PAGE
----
Early in 2011, I picked up a book from my local Borders, after a quick double-take at the title, “The Glamour of Grammar”. After flipping through the first couple pages and discovering the source of the title, and the history of a magical connection between the words ‘glamour’ and ‘grammar’, I very quickly came to love Roy Peter Clark’s insight into the history and application of grammar, as well as his ability to show English as a far more complex creature than I had previously known it to be.
I am ill-qualified to delve into a full literary review of this book, but I will attempt a lesser endeavor: simply reviewing it on its reading merits. Roy Clark does a wonderful job of distilling grammar and the many intricacies of the English language into fifty succinct lessons for digestion at the reader’s pace and preference. The lessons are well-explained, and concluded with ‘Keepsakes’ sections which detail the bullet-points of the lesson for easy reference. Also included are historical background on various words and phrases, as well as dictionary and lexicon-backed word studies where appropriate.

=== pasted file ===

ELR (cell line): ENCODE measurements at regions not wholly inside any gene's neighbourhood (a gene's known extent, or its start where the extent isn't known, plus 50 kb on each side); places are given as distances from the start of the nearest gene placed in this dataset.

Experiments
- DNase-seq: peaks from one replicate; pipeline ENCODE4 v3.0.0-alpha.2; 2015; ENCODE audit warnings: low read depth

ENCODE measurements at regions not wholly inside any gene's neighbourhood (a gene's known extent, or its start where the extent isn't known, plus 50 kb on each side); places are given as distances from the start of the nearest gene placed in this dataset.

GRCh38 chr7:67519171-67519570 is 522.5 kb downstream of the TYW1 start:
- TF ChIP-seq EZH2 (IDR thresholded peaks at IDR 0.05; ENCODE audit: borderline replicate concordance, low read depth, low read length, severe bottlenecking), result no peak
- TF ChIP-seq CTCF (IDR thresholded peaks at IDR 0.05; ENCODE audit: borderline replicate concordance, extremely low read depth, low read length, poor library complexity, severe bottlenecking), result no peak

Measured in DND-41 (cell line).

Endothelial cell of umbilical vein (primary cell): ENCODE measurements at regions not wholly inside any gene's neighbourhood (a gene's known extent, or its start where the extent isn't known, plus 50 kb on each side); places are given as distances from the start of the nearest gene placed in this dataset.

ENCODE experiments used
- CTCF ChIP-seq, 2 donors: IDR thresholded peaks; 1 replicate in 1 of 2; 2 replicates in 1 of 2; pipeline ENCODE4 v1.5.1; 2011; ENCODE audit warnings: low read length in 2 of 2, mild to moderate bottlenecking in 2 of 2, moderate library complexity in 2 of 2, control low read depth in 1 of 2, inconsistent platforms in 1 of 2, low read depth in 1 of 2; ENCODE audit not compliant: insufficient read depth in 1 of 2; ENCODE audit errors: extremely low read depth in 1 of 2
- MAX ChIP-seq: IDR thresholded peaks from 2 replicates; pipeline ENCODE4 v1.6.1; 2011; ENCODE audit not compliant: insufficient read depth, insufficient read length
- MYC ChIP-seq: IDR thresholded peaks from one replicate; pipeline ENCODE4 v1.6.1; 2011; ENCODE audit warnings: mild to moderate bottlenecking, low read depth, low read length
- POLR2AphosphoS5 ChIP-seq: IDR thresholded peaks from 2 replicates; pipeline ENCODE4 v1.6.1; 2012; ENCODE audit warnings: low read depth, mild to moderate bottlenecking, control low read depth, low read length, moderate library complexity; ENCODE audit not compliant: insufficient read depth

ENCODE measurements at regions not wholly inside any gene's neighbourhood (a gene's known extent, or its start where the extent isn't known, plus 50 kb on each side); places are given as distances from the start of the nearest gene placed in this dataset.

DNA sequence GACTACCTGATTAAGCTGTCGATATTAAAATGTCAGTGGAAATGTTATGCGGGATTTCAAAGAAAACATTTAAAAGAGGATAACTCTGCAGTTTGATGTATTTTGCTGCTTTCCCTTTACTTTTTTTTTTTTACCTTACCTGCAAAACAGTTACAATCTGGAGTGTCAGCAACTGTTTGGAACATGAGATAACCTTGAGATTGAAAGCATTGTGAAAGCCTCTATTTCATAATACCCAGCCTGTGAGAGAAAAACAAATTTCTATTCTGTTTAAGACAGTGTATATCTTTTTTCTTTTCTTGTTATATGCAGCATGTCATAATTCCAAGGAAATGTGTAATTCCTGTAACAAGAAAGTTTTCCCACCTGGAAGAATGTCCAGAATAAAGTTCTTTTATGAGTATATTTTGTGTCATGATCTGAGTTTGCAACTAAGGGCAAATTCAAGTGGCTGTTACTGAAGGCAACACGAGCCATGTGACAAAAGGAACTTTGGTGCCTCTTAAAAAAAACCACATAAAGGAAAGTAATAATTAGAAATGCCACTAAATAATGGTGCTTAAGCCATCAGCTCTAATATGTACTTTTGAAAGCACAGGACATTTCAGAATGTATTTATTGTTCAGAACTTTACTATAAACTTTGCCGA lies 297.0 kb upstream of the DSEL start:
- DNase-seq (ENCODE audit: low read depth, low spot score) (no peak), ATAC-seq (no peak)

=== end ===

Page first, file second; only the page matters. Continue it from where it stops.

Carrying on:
Not only does he teach in these lessons, however; Clark masterfully entertains the reader with personal anecotes and a deep understanding of the complexities and pitfalls of the English language and its proper usage. He keeps the reader interested and intrigued by providing context and meaning to tie the lesson to practical use and reality.
If nothing else, this book has encouraged me in the use of such under-appreciated marks of punctuation as the colon and the semi-colon. Look, I’ve used them twice in this review thus far!
In closing, thank you Roy Peter Clark, for your wit and wisdom in navigating the rough and choppy waters of prescriptive/descriptive grammar.
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